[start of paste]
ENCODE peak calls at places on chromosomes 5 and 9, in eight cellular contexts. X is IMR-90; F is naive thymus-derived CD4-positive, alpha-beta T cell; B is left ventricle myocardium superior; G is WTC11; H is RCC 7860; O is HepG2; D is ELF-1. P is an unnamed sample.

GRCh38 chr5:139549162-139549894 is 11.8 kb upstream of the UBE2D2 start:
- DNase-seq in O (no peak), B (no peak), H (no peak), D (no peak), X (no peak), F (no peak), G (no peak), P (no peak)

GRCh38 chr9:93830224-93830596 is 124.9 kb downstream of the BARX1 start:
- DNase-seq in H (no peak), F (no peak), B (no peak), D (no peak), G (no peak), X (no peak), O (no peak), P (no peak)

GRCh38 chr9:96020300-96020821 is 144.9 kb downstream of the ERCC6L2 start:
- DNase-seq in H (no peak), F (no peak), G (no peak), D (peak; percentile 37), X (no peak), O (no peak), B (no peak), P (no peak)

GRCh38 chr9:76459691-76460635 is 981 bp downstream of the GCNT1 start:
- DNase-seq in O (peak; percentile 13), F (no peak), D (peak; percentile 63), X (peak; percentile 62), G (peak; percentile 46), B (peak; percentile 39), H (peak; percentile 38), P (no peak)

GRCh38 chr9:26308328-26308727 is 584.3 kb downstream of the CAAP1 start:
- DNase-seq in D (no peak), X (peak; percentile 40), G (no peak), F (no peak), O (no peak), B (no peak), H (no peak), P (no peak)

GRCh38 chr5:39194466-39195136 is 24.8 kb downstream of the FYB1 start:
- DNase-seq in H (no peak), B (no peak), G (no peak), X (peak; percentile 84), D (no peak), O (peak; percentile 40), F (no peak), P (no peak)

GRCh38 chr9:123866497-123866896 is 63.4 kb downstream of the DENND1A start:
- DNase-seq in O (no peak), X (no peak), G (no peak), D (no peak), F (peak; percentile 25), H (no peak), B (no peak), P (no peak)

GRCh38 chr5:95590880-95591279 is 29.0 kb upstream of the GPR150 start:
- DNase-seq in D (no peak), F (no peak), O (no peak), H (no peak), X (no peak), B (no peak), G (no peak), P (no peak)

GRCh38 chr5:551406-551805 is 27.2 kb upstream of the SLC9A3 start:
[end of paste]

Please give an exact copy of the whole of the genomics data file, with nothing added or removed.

ENCODE peak calls at places on chromosomes 5 and 9, in eight cellular contexts. X is IMR-90; F is naive thymus-derived CD4-positive, alpha-beta T cell; B is left ventricle myocardium superior; G is WTC11; H is RCC 7860; O is HepG2; D is ELF-1. P is an unnamed sample.

GRCh38 chr5:139549162-139549894 is 11.8 kb upstream of the UBE2D2 start:
- DNase-seq in O (no peak), B (no peak), H (no peak), D (no peak), X (no peak), F (no peak), G (no peak), P (no peak)

GRCh38 chr9:93830224-93830596 is 124.9 kb downstream of the BARX1 start:
- DNase-seq in H (no peak), F (no peak), B (no peak), D (no peak), G (no peak), X (no peak), O (no peak), P (no peak)

GRCh38 chr9:96020300-96020821 is 144.9 kb downstream of the ERCC6L2 start:
- DNase-seq in H (no peak), F (no peak), G (no peak), D (peak; percentile 37), X (no peak), O (no peak), B (no peak), P (no peak)

GRCh38 chr9:76459691-76460635 is 981 bp downstream of the GCNT1 start:
- DNase-seq in O (peak; percentile 13), F (no peak), D (peak; percentile 63), X (peak; percentile 62), G (peak; percentile 46), B (peak; percentile 39), H (peak; percentile 38), P (no peak)

GRCh38 chr9:26308328-26308727 is 584.3 kb downstream of the CAAP1 start:
- DNase-seq in D (no peak), X (peak; percentile 40), G (no peak), F (no peak), O (no peak), B (no peak), H (no peak), P (no peak)

GRCh38 chr5:39194466-39195136 is 24.8 kb downstream of the FYB1 start:
- DNase-seq in H (no peak), B (no peak), G (no peak), X (peak; percentile 84), D (no peak), O (peak; percentile 40), F (no peak), P (no peak)

GRCh38 chr9:123866497-123866896 is 63.4 kb downstream of the DENND1A start:
- DNase-seq in O (no peak), X (no peak), G (no peak), D (no peak), F (peak; percentile 25), H (no peak), B (no peak), P (no peak)

GRCh38 chr5:95590880-95591279 is 29.0 kb upstream of the GPR150 start:
- DNase-seq in D (no peak), F (no peak), O (no peak), H (no peak), X (no peak), B (no peak), G (no peak), P (no peak)

GRCh38 chr5:551406-551805 is 27.2 kb upstream of the SLC9A3 start: